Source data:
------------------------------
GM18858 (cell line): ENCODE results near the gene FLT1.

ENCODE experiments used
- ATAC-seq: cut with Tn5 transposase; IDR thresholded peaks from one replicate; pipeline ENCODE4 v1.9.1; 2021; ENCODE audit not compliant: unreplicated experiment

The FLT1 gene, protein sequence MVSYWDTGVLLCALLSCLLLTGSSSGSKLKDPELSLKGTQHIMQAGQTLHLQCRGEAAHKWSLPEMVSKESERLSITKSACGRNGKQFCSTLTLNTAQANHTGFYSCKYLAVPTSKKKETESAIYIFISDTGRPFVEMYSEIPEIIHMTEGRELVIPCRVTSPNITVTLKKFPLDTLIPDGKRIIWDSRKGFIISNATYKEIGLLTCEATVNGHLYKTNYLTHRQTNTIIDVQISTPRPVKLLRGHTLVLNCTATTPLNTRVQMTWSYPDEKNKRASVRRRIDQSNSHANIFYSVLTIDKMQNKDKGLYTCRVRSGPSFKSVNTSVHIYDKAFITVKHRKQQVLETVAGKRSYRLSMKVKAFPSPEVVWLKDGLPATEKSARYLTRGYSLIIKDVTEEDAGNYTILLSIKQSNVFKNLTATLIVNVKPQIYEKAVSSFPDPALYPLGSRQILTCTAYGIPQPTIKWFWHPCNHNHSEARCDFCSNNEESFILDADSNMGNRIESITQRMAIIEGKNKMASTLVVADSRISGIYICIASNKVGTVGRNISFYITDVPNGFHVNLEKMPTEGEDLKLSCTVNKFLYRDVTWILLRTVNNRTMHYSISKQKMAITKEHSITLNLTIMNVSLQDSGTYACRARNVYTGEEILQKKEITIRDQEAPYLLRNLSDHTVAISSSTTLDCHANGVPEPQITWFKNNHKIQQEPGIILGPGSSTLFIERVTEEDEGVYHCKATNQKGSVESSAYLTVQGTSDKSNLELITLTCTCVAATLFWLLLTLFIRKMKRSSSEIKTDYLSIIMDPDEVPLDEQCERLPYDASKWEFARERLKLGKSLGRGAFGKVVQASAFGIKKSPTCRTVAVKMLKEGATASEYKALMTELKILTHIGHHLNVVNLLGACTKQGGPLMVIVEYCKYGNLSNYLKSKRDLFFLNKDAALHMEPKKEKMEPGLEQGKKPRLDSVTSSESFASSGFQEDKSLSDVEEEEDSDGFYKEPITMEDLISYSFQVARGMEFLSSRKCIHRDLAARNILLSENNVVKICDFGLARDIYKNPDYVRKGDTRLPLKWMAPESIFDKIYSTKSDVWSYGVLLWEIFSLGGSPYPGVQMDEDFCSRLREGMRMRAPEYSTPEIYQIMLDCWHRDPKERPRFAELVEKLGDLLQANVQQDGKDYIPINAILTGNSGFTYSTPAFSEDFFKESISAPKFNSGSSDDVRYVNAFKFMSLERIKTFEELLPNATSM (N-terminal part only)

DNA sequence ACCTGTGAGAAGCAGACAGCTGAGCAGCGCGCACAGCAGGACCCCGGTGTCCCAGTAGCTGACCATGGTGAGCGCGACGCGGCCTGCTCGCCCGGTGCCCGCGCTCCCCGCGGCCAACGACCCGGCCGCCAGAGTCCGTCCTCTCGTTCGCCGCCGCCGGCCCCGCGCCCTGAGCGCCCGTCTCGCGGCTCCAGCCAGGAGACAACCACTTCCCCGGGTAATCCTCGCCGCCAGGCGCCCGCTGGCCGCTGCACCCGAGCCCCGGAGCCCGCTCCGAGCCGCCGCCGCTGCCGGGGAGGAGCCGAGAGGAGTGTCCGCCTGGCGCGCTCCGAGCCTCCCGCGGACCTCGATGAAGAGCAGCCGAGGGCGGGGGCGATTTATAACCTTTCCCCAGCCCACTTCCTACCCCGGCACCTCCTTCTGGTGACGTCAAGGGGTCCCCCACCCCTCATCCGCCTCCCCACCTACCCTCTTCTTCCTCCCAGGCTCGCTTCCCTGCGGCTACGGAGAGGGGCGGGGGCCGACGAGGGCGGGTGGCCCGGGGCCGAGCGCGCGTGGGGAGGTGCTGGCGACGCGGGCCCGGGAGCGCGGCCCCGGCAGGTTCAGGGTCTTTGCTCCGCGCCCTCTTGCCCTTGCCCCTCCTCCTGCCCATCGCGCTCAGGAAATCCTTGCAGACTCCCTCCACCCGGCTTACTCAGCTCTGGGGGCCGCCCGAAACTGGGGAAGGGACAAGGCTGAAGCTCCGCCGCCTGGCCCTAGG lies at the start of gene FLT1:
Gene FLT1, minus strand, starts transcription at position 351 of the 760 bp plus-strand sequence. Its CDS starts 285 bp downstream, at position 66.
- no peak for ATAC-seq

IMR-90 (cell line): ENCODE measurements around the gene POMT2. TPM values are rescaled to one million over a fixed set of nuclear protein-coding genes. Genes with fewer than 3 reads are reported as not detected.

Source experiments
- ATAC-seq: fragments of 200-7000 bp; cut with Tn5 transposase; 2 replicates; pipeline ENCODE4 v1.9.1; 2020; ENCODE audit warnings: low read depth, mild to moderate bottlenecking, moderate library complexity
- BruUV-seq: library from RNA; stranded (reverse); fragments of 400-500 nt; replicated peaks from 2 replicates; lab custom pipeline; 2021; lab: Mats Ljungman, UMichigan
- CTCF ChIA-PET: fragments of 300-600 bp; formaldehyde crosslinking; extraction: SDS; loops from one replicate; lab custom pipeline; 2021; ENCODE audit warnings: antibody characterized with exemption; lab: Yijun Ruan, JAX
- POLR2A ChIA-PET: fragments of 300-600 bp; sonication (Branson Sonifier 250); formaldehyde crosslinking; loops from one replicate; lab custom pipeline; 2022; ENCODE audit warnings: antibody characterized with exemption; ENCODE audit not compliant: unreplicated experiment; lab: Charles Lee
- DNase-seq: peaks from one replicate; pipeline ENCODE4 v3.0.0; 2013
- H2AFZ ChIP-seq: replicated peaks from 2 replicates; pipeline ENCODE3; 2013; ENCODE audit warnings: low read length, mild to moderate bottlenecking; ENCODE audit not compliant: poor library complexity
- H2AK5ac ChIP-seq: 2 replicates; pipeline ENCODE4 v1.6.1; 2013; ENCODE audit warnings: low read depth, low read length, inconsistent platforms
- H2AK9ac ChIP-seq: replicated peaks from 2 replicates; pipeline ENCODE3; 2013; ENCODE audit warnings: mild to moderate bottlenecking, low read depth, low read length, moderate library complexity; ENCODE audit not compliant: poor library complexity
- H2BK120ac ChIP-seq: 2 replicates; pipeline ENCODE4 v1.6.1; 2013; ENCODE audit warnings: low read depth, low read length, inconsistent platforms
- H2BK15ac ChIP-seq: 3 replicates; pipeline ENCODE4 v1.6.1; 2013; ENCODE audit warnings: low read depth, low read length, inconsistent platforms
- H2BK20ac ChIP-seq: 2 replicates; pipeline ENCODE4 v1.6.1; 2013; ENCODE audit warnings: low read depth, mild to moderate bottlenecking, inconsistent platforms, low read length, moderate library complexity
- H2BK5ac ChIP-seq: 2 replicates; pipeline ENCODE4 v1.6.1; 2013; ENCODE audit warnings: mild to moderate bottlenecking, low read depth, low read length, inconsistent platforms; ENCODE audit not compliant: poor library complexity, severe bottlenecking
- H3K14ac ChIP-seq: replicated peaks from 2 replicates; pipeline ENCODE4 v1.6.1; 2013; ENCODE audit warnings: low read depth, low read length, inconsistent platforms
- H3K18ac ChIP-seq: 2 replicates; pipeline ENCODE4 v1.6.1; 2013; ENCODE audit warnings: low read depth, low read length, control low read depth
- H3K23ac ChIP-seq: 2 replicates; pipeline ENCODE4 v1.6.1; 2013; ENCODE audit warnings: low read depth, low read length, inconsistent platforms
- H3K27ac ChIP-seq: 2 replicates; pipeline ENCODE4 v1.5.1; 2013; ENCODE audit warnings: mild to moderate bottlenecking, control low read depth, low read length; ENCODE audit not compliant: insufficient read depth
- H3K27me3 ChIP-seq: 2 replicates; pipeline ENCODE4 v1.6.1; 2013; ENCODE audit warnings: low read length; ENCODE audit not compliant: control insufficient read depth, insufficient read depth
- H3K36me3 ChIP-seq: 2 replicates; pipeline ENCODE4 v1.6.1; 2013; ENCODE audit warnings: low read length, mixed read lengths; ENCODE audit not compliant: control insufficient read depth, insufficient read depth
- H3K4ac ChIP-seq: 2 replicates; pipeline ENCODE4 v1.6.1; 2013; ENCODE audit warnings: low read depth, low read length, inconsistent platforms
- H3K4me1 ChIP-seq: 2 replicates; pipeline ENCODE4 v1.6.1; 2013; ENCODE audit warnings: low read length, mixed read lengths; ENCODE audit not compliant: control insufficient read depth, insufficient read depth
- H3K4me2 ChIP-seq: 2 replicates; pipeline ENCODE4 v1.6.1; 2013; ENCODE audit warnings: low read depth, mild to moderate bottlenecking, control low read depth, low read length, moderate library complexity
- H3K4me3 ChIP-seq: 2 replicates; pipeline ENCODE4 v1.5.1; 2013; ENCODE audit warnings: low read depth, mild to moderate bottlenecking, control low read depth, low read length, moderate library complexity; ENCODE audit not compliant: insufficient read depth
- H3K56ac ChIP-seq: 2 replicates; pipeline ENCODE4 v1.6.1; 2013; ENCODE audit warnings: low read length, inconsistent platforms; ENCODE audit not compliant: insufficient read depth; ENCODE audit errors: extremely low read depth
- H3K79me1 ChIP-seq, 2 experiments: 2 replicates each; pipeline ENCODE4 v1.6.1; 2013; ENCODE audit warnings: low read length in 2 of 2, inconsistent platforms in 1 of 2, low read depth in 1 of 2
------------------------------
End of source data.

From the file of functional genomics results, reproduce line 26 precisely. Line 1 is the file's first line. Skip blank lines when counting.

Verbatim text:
- H3K27me3 ChIP-seq: 2 replicates; pipeline ENCODE4 v1.6.1; 2013; ENCODE audit warnings: low read length; ENCODE audit not compliant: control insufficient read depth, insufficient read depth